3) What get's Gore in trouble, and a lot of environmentalists, is the continued heavy promotion of the Pandora's Box frame on global warming. Or as Ellen Goodman describes the narrative, "This is your earth. This is your earth on greenhouse gases." As I've written elsewhere, this framing device offers decreasing returns. It has activated and engaged a key demographic segment of the public, while a strong majority of the public tunes it out. In the process, the drama and urgency embedded in the narrative opens up people like Gore to claims of "alarmism." We need to move beyond the Pandora's box frame, and figure out how to package the old story of climate change in new ways. Remaining true to the science, while engaging new segments of the public.
--Over at the influential RealClimate, they refer to the Times piece as "Broadly misleading," over-relying on a handful of skeptics:
In this piece, Broad attempts to discredit Gore's "An Inconvenient Truth" by exaggerating the legitimate, but minor, criticisms of his treatment of the science by experts on climate science, and presenting specious or unsubstantiated criticisms by a small number of the usual, well-known contrarians who wouldn't agree even if Gore read aloud from the latest IPCC report.
--End of Science author John Horgan notes a perceived contradiction between the reporting of the Tiimes' Andrew Revkin (I'm a major fan) and that of Bill Broad:
What fascinates me about Broad's stories is that they seemed to at least implicitly contradict the view of global warming purveyed by his Times colleague Andrew Revkin
--My friend and sometime co-author Chris Mooney weighs in with a preview of his criticism of Gore featured in his forthcoming Storm World, a book on the science and politics of hurricanes:
...my question as a point of strategy has always been: Why include the 1 to 5 percent of more questionable stuff, and so leave onself open to this kind of attack? Given how incredibly smart and talented Al Gore is, didn't he see this coming?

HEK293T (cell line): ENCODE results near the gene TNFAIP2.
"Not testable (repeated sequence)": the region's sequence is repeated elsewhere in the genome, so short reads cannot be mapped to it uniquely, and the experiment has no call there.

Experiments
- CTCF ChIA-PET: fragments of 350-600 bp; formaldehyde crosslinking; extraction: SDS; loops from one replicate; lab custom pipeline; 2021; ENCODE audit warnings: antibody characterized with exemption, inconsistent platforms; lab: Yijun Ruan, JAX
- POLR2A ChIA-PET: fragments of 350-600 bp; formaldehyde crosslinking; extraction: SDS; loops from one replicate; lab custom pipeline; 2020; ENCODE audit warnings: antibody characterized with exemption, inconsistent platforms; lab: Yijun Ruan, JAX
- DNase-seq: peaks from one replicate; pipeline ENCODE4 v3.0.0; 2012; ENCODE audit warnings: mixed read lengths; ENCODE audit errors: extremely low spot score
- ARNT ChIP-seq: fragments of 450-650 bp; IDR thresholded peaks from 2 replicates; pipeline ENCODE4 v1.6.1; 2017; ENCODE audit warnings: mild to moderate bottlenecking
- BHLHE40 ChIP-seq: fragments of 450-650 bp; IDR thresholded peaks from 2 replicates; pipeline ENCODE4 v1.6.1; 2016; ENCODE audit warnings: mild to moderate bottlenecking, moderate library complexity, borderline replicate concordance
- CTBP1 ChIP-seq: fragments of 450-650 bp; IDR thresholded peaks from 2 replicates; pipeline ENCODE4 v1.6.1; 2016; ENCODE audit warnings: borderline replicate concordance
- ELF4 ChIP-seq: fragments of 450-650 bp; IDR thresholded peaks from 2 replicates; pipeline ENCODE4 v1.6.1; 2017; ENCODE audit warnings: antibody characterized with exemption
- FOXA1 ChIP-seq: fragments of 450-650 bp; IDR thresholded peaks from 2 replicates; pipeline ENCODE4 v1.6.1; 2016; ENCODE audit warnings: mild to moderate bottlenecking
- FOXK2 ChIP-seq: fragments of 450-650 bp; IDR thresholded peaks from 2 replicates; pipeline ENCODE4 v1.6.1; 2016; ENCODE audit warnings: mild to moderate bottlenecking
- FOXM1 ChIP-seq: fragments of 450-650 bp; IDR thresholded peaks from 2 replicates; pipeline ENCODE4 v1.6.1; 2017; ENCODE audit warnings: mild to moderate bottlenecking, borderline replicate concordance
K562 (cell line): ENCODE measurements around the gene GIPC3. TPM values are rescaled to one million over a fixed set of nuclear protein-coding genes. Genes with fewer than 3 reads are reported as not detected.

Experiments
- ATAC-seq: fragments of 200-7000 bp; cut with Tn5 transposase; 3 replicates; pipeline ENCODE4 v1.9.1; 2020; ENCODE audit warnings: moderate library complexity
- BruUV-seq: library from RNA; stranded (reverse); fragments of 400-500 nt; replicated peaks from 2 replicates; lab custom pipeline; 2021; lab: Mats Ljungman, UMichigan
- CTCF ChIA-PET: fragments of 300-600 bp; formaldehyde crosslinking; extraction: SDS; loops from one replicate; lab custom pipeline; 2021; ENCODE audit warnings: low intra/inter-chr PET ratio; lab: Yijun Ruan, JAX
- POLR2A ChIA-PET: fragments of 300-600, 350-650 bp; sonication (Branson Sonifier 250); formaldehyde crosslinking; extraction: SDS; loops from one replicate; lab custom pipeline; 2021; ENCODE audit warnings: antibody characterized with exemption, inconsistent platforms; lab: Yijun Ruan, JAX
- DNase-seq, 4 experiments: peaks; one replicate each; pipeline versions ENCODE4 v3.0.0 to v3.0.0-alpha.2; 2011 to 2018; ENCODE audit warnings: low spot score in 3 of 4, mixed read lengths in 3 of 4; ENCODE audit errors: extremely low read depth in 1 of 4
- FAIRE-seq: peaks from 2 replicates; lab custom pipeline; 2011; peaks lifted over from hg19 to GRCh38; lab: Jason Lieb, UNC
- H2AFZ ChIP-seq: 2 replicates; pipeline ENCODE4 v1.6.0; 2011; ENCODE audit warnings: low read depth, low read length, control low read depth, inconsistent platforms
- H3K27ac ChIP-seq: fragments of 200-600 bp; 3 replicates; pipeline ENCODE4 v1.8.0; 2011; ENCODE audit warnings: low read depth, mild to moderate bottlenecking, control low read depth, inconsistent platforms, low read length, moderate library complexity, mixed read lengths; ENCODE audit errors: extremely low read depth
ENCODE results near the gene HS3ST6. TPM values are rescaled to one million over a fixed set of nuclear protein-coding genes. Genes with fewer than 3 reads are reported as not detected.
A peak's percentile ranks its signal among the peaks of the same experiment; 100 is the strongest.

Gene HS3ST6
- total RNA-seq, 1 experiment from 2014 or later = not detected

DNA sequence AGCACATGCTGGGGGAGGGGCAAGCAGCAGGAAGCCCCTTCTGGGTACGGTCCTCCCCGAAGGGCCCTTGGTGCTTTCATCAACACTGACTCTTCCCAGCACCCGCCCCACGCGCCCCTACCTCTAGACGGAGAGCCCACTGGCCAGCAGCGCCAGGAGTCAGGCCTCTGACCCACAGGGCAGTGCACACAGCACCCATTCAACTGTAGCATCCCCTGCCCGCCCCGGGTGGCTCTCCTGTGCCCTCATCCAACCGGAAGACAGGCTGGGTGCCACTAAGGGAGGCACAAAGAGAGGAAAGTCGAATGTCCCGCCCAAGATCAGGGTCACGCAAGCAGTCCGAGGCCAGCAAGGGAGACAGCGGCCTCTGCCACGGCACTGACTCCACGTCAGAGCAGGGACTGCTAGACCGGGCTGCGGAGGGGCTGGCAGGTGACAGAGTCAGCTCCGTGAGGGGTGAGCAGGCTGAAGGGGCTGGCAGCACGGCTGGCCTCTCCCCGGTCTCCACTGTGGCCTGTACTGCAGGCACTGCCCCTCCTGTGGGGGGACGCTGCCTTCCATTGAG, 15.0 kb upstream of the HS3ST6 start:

Jonathan Zimmerman explains why teachers should invite, not censor, tough classroom debates.
- During times of war or national crisis in the U.S., school boards and officials are much more wary about allowing teachers and kids to say what they think.
- If our teachers avoid controversial questions in the classroom, kids won't get the experience they need to know how to engage with difficult questions and with criticism.
- Jonathan Zimmerman argues that controversial issues should be taught in schools as they naturally arise. Otherwise kids will learn from TV news what politics looks like – which is more often a rant than a healthy debate.
Controversial map names CEOs of 100 companies producing 71 percent of the world's greenhouse gas emissions.
- Just 100 companies produce 71 percent of the world's greenhouse gases.
- This map lists their names and locations, and their CEOs.
- The climate crisis may be too complex for these 100 people to solve, but naming and shaming them is a good start.
It marks another milestone in SpaceX's long-standing effort to make spaceflight cheaper.
- SpaceX launched Falcon Heavy into space early Tuesday morning.
- A part of its nosecone – known as a fairing – descended back to Earth using special parachutes.
- A net-outfitted boat in the Atlantic Ocean successfully caught the reusable fairing, likely saving the company millions of dollars.